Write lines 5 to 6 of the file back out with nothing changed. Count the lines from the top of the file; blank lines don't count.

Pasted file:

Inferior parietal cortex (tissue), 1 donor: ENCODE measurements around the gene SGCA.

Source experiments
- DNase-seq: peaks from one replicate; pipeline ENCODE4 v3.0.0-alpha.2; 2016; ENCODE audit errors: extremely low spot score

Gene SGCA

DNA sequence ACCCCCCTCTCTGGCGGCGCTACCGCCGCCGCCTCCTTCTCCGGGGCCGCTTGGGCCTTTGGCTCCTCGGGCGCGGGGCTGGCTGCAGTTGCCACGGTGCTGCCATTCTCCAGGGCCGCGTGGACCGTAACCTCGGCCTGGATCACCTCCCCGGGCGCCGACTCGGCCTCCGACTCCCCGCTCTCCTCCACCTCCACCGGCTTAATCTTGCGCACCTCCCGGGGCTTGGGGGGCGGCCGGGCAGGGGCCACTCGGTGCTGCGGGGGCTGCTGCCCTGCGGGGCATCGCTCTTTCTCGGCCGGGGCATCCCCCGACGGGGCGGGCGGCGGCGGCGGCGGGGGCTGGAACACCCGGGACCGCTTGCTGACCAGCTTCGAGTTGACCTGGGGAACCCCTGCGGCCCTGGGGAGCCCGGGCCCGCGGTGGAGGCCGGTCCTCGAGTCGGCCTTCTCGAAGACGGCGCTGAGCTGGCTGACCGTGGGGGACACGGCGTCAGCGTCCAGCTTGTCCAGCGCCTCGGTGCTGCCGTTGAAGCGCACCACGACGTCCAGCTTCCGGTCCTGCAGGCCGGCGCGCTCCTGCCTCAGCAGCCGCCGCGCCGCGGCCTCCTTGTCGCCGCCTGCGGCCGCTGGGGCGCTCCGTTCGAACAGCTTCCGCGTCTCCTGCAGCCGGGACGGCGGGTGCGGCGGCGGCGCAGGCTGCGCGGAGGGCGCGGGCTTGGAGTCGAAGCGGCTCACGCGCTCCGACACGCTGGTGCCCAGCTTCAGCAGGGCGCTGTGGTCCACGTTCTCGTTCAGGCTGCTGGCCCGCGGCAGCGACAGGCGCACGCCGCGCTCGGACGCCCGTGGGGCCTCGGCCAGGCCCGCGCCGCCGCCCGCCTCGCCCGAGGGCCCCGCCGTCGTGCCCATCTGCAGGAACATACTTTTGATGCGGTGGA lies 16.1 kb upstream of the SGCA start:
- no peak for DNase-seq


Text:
DNA sequence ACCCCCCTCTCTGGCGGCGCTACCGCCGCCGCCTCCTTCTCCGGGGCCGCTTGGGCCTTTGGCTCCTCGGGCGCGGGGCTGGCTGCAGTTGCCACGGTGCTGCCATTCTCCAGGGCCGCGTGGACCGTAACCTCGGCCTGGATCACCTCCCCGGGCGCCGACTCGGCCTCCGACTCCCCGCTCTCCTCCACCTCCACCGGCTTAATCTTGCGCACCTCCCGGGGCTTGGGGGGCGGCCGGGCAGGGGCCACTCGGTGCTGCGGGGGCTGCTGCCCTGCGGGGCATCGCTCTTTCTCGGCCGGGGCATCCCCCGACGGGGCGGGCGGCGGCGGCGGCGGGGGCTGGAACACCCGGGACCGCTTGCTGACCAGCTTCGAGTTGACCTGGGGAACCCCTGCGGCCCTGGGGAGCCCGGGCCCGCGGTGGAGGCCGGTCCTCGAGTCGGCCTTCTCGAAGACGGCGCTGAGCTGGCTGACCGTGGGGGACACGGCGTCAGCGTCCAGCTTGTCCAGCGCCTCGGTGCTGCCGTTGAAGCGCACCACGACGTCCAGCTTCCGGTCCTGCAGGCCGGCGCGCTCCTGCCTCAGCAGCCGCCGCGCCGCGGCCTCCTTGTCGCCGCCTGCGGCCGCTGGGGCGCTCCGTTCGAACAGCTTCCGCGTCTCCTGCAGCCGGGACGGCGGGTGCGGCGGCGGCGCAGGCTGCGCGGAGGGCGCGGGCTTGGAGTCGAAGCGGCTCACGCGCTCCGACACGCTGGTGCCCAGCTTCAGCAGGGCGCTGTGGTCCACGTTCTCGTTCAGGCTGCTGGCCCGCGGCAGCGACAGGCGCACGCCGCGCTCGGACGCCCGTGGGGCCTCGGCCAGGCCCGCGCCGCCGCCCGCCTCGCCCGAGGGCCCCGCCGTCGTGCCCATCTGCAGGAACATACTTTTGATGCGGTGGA lies 16.1 kb upstream of the SGCA start:
- no peak for DNase-seq